In a Massachusetts court hearing this morning, Eddy Jansson of Sweden and Matthew Skala of Canada agreed to turn over the program they created, which allows others to gain access to Cyber Patrol's proprietary list of Web sites blocked from children's computers.
They also promised not to teach anyone else how to decode the software, said Sydney Rubin, Cyber Patrol's spokeswoman. It was a no-cash settlement.
Jansson faces a $100,000 fine if he breaks the condition of the settlement, and Skala could serve jail time because such a violation in Canada is a criminal offense.
"We achieved what we wanted," Rubin said. "We protected our customers and defended our intellectual property."
Attorneys for the two alleged offenders could not immediately be reached for comment.
The settlement brought to a close a two-week ordeal for the men, who had argued that their actions amounted to "fair use," meaning that they were protected under digital copyright laws to decode Cyber Patrol's software.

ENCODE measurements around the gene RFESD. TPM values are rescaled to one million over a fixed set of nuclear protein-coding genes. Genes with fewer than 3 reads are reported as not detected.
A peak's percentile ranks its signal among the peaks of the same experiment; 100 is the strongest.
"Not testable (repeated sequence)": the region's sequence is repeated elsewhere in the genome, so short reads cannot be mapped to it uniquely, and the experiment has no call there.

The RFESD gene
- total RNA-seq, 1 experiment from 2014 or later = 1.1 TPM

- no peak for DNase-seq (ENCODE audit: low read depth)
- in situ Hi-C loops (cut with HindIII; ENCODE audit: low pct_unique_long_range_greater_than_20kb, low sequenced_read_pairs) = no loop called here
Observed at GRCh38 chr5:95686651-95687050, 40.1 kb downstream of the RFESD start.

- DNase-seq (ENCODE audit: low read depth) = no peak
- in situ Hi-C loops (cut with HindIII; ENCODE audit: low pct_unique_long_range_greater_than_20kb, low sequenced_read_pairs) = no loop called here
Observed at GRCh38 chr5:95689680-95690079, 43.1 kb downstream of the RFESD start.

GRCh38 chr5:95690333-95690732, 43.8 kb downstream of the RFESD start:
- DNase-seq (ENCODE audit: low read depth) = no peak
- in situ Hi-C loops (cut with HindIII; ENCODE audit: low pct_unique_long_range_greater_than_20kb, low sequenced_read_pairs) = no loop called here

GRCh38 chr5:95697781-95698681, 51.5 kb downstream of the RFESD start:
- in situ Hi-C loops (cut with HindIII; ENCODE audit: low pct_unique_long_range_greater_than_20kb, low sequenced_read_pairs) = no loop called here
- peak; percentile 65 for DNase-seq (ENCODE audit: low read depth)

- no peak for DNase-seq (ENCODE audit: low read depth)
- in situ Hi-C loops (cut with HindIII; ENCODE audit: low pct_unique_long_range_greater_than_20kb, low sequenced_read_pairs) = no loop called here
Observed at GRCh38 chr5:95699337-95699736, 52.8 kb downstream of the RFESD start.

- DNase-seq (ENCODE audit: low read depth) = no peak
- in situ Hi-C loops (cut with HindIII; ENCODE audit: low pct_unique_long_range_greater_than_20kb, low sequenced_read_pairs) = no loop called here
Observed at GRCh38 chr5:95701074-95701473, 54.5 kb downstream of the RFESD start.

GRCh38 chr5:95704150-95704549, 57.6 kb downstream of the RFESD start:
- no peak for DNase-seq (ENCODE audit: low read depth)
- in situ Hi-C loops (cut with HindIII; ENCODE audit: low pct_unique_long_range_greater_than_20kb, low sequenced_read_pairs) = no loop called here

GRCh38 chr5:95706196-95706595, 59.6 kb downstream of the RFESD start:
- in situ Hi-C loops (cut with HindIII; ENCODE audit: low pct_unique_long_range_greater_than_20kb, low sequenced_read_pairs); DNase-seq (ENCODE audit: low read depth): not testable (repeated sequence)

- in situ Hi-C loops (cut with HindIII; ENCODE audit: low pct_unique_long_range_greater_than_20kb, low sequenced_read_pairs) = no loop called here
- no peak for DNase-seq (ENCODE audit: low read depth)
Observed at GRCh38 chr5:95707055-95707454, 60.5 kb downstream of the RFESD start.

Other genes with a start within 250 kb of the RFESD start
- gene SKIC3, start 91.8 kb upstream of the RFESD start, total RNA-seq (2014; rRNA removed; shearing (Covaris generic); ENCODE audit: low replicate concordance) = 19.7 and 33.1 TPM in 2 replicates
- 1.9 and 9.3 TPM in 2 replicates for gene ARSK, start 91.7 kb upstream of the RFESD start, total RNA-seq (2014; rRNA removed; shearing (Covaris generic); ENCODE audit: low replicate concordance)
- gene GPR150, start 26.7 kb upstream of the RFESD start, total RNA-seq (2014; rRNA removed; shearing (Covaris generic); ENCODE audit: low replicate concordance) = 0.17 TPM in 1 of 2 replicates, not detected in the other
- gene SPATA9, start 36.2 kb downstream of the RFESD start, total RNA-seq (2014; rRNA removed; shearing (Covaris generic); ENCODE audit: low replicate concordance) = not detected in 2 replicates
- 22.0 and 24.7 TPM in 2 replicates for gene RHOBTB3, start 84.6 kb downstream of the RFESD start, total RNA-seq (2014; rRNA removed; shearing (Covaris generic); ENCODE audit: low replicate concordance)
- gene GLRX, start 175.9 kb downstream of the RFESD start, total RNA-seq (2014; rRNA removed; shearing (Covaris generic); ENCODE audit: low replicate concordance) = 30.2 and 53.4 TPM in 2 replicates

But U.S. District Judge Edward Harrington disagreed, granting a temporary restraining order against the men. Within hours of the ruling, activists copied Jansson and Skala's program and began distributing it across the Internet.
Cyber Patrol's manufacturer, Microsystems Software, then sought subpoenas for three young Web operators who distributed the program, called "cphack," which allows children access to questionable Web sites that had previously been blocked.
Attorney Chris Hansen of the American Civil Liberties Union today argued on behalf of the three operators, asking the judge to lift the restraining order against his clients.
"My clients did not act in concert with the two defendants," Hansen said. "All they did was create a mirror site, copying what the defendants wrote--not anything that Cyber Patrol wrote. The order shouldn't bind them."
A decision in Hansen's matter is pending.